Coming home, the gibbous moon in front of me on Gerrard St scared the crap out of me.
Oh sure, I know all about this scientific phenomenon, where the moon looks over-sized when close to the horizon, surprising us sometimes.
Tell that to my viscera.
I’d been to see a pair of operas, and had even had a chance to congratulate a cast member. Even so, something in the illusions & emotions they stirred up must have lingered. There I was having an experience to mirror the melodrama of the heroine, like her, trying to deconstruct the magic into something explicable.
Please don’t mistake me, I don’t denigrate the work by alluding to “melodrama”: an apt description of Gian Carlo Menotti’s The Medium, the second of the two works I saw staged tonight. I’m sitting here, still pulsing with the emotions stirred by this production, thanks to music director William Shookhoff’s playing, and especially Karen Bojti as that Medium.
Menotti doesn’t offer us anything musically that hadn’t been done half a century before—and better—by Debussy, except for one thing. Much as I admire Pelléas et Mélisande, it gets produced every now and then in big opera houses. Menotti? He’s the third most produced composer in the USA according to operabase.com, a site that crunches the numbers for the big companies of the world. Meanwhile Menotti’s Amahl and the Night Visitors–originally presented on TV–keeps getting staged in churches all over North America (if not the world), that opera alone likely making him the real #1 composer in America. Similarly, for companies such as Loose Tea, Essential Opera or tonight with Opera By Request (to name the three most recent companies I’ve written about in Toronto), who are small enough to be under operabase’s radar, operas such as Menotti’s The Medium or The Telephone can be a lifeline, and essential to survival. I’m also thinking about this because I’ve been listening to Dean Burry’s Baby Kintyre, his new opera CD. Burry too has been hugely successful because of taking the compositional road less traveled, in his ubiquitous The Brothers Grimm, supposedly the opera that’s been produced most of any opera ever composed by a Canadian. I need to ask Mr Burry if Menotti was his model, another composer whose small-is-beautiful aesthetic might have served him well as a template.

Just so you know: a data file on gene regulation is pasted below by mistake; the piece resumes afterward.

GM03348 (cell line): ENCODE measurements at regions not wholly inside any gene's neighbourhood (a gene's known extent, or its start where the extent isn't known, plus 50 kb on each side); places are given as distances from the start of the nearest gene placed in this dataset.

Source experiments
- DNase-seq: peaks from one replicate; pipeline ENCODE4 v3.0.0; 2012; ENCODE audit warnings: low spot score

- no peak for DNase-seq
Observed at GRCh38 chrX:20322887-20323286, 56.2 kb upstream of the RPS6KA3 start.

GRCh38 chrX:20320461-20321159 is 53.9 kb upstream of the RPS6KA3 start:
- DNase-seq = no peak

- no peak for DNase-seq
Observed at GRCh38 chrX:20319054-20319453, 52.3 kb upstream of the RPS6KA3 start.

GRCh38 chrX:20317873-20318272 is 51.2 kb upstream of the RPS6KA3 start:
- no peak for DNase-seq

Okay, I suppose my nervousness has subsided finally, possibly dissipated by all the hyper analytic energy I used in the previous two paragraphs (an avoidance?). But I was moved a great deal by what I saw and heard.
It was the team of Shookhoff & Bojti who are especially to be thanked. Menotti’s opera is a very simple work, so long as you surrender to it and perform it with conviction. Don’t be fancy, just sing and play what’s written. While I enjoyed the other performances, they were still largely operatic, which is to say, with a kind of self-consciousness about singing and voice, the ostentation of singers who are trying to be their roles and aren’t quite there. Bojti? she came from another place, fully channelling –excuse the pun—the emotions of her character, without any sense that she was doing what opera singers often do: worry about this high note (careful inhale, telegraphing what’s coming next) or that entry (glance at the conductor). At times she sounded ferocious, not always pretty in her attacks. This is some of the best operatic acting I’ve ever seen, precisely because I didn’t feel trapped in the usual approach to singing & acting.
I must also credit Director Stephanie Ferracane, for a progression of suspense that built inexorably to the final scene. Light moments and the occasional moment of dark comedy (when you’re not sure if you should laugh or not) offered some relief before the climax, all balanced to perfection. Mener Pavri’s Monica and Enzo Voci as the mute Toby were totally sympathetic, balancing Bojti, who dared to be really nasty at times, undaunted by the ugliness lurking in her character (and please note, this was really hard to type about someone who is a good friend…!).
The other half of this double bill was a total contrast, namely The Telephone. Stephanie Ferracane (the director) portrayed a dizzily irritating Lucy (the name seems apt doesn’t it? But she reminded me of –gulp – myself when I spend too much time blogging, when I should be paying attention to the family at home), opposite the golden tones of Andrey Andreychik as Ben: one of the nicest voices I’ve heard in awhile. I believe Ferracane, Andreychik & Shookhoff gave Menotti a fair hearing, although compared to the other work it’s a bit of fluff.
Shookhoff & Opera By Request will be back September 27th for Lucia di Lammermoor.